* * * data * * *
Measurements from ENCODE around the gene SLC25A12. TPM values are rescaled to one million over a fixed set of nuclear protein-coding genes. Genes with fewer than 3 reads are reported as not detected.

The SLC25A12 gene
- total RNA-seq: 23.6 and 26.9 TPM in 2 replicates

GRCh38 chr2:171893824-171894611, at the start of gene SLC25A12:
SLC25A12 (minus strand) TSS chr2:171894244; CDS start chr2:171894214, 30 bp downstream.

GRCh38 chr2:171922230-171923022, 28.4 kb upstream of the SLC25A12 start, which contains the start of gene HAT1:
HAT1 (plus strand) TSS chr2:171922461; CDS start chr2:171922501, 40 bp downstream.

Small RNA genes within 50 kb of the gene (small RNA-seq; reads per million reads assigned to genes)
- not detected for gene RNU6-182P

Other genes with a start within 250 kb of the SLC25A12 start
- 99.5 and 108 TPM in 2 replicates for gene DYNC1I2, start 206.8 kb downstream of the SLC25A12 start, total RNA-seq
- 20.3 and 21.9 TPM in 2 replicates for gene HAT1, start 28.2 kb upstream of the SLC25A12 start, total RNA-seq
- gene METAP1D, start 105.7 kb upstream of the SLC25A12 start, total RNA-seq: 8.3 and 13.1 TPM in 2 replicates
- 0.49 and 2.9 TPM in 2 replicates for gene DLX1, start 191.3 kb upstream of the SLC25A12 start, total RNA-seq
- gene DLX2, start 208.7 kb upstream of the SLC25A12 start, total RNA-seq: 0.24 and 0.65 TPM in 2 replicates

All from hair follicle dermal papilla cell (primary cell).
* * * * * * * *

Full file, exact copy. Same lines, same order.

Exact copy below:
Measurements from ENCODE around the gene SLC25A12. TPM values are rescaled to one million over a fixed set of nuclear protein-coding genes. Genes with fewer than 3 reads are reported as not detected.

The SLC25A12 gene
- total RNA-seq: 23.6 and 26.9 TPM in 2 replicates

GRCh38 chr2:171893824-171894611, at the start of gene SLC25A12:
SLC25A12 (minus strand) TSS chr2:171894244; CDS start chr2:171894214, 30 bp downstream.

GRCh38 chr2:171922230-171923022, 28.4 kb upstream of the SLC25A12 start, which contains the start of gene HAT1:
HAT1 (plus strand) TSS chr2:171922461; CDS start chr2:171922501, 40 bp downstream.

Small RNA genes within 50 kb of the gene (small RNA-seq; reads per million reads assigned to genes)
- not detected for gene RNU6-182P

Other genes with a start within 250 kb of the SLC25A12 start
- 99.5 and 108 TPM in 2 replicates for gene DYNC1I2, start 206.8 kb downstream of the SLC25A12 start, total RNA-seq
- 20.3 and 21.9 TPM in 2 replicates for gene HAT1, start 28.2 kb upstream of the SLC25A12 start, total RNA-seq
- gene METAP1D, start 105.7 kb upstream of the SLC25A12 start, total RNA-seq: 8.3 and 13.1 TPM in 2 replicates
- 0.49 and 2.9 TPM in 2 replicates for gene DLX1, start 191.3 kb upstream of the SLC25A12 start, total RNA-seq
- gene DLX2, start 208.7 kb upstream of the SLC25A12 start, total RNA-seq: 0.24 and 0.65 TPM in 2 replicates

All from hair follicle dermal papilla cell (primary cell).